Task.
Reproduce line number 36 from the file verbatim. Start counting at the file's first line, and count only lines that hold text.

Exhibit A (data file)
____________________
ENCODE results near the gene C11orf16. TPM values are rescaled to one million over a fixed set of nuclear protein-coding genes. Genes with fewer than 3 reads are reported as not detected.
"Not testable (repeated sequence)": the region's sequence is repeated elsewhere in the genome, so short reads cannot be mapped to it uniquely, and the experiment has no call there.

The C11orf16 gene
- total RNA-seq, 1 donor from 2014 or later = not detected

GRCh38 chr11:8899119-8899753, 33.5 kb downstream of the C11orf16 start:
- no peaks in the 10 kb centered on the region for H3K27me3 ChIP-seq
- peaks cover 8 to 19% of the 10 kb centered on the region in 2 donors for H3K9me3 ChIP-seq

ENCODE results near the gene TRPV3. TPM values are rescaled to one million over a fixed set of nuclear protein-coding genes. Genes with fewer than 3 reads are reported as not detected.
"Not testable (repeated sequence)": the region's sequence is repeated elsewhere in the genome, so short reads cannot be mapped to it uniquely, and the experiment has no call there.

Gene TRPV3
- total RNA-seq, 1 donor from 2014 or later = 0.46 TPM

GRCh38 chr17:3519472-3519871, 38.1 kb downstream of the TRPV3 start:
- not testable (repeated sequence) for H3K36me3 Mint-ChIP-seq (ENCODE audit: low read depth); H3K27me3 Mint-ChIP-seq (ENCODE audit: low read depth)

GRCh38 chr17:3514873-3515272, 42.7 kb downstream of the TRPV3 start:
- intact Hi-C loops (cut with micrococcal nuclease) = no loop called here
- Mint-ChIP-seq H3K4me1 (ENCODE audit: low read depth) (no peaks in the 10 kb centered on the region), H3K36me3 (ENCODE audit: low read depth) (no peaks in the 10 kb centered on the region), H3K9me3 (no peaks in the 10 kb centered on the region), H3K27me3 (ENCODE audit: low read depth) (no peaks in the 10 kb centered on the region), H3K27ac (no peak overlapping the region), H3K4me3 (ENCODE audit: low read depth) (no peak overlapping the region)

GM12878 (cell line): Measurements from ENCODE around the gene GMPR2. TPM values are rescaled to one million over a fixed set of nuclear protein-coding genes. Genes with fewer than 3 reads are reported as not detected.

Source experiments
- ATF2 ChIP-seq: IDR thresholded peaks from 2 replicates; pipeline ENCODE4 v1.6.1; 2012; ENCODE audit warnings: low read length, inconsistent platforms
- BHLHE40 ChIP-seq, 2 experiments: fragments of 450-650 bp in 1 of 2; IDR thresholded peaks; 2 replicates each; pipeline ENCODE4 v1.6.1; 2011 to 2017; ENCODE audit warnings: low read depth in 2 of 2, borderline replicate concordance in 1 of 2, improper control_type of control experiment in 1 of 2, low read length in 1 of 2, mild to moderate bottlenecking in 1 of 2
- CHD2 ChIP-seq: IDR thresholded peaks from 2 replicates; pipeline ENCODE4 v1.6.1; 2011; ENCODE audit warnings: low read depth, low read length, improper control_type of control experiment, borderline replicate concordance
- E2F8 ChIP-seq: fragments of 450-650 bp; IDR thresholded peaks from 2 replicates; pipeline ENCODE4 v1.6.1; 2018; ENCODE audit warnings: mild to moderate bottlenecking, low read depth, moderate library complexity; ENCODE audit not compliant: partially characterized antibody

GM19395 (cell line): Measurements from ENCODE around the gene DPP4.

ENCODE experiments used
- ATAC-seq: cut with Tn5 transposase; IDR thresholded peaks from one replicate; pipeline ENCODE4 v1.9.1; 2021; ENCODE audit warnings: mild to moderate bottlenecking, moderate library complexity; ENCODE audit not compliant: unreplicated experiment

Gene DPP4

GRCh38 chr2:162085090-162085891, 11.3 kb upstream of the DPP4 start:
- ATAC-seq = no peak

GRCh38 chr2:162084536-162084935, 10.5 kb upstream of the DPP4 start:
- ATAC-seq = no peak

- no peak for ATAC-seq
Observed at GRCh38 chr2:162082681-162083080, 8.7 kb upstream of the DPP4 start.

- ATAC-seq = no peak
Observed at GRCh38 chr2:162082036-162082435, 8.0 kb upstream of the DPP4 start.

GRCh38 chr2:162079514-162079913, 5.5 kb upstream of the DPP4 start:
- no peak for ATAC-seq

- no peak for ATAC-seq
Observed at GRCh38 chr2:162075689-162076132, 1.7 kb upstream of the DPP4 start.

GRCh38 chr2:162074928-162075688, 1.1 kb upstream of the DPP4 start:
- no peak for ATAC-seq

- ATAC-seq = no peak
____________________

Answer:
- no peak for ATAC-seq